The National Gallery has had some excellent free exhibitions this year, and this one is no exception. Sisley is frequently referred to as the English French Impressionist, though he was born and lived most of his life in France. This is a chance to see the work he did in Britain, though, mostly in later life, and it’s fascinating. He was hardly the most radical of the Impressionists, with none of the near-abstraction and little of the radical use of colours exhibited by others, but he’s still an interesting painter.
I began my visit by watching a film in the Sunley Cinema Room about the use of light and shade and complementary colours, based on scientific work contemporary with Sisley, which heightened my awareness, when looking at the paintings, of his observation of light and shade, the shimmering light and deep, obscure shadows. This observation is part of the Impressionist interest in “reproducing nature with exactitude” – yet not in a Pre-Raphaelite “truth to nature” way, with every brush-stroke perfect, but rather reproducing their impressions of nature exactly.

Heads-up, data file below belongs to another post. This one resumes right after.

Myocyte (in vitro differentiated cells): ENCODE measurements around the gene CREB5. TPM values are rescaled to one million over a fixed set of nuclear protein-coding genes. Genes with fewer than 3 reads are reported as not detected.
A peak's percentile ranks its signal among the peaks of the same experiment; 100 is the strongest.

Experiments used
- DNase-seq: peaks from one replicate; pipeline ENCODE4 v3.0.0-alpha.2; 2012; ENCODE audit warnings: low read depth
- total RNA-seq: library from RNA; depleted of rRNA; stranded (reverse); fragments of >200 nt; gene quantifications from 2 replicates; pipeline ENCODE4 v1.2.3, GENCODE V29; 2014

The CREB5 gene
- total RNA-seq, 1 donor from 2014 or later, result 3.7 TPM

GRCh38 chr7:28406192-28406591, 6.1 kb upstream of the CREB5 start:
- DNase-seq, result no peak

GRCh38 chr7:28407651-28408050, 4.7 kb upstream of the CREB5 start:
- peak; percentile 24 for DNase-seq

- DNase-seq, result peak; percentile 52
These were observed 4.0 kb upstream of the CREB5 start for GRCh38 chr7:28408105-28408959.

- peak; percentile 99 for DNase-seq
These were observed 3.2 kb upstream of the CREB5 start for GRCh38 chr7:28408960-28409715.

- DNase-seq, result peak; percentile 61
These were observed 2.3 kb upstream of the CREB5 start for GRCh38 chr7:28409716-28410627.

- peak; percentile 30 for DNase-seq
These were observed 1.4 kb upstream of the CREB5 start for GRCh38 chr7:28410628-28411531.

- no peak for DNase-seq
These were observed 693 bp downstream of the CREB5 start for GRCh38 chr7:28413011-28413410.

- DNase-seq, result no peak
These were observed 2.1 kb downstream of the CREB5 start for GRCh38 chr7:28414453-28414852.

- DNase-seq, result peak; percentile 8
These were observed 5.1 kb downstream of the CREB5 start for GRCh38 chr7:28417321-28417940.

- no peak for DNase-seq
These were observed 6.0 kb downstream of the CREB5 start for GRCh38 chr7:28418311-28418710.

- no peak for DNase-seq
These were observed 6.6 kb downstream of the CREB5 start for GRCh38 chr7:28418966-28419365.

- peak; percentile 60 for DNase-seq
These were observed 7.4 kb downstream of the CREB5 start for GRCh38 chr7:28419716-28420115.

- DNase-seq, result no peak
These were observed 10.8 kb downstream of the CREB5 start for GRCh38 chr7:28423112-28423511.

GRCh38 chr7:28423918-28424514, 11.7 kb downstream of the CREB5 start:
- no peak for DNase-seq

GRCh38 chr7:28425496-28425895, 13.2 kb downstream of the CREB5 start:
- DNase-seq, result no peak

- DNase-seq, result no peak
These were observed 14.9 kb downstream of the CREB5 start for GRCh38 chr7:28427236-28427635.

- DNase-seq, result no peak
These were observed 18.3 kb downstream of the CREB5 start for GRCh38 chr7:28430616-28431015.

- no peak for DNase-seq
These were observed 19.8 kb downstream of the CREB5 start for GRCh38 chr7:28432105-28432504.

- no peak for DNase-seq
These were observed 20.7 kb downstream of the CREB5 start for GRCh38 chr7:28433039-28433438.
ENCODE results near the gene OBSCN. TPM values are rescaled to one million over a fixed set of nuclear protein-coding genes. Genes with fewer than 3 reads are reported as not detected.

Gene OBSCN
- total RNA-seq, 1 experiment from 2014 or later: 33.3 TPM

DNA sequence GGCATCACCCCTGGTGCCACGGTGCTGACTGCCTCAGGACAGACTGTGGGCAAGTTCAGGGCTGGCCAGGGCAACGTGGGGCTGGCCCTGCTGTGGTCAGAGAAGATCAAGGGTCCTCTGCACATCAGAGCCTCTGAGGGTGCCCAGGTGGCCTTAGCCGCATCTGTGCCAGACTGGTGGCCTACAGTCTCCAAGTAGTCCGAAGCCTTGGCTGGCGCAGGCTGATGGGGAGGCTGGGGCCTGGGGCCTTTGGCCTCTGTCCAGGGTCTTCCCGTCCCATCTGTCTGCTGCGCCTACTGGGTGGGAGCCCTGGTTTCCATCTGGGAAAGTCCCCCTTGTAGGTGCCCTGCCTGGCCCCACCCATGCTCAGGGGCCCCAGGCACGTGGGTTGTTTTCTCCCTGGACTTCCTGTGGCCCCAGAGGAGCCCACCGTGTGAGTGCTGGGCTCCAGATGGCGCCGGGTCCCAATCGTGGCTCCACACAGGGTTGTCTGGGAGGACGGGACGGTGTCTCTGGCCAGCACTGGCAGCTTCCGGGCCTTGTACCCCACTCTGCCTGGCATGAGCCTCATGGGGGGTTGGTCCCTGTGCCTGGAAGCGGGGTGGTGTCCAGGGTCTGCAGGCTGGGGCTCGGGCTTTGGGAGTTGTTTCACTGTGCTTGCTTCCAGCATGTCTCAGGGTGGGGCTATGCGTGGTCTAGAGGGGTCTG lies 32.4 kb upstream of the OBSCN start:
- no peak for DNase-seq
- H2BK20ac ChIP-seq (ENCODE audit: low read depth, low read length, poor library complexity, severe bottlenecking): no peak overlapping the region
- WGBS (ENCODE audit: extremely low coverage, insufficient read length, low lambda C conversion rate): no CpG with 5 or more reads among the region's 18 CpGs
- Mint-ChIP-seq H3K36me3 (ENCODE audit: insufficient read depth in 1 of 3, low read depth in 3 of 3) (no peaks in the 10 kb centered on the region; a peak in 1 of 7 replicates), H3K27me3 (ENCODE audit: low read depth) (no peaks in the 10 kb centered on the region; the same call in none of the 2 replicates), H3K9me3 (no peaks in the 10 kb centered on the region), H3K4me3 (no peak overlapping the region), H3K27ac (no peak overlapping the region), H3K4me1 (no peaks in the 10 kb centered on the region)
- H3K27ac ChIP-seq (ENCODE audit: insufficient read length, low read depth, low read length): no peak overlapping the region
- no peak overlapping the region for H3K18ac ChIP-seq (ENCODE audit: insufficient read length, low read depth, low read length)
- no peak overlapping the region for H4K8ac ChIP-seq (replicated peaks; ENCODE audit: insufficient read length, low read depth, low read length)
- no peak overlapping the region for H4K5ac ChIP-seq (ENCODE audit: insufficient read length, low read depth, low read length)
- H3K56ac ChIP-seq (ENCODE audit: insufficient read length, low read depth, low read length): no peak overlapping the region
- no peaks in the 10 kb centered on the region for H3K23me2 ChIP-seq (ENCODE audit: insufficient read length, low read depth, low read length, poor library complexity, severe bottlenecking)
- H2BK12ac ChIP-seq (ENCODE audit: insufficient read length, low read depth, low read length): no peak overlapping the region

Something I especially liked about Sisley’s paintings is how they draw the eye and seem to invite you in – so often one finds oneself looking down a road, or through a bridge, or a path to a river, particularly in his London pictures. The eye is clearly directed in Sisley’s work – a trait I seem to recall is one many of the Impressionists share. In the Welsh sea-scapes, however, there seems to be more abstraction, of subject rather than style, especially in those of rocks, such as Storr Rock, Lady’s Cove, Evening, 1897, above. In it, there is a tiny figure standing beside the rock, dwarfed by its size and almost irrelevant against the forces of nature – a traditional idea represented in a modern way.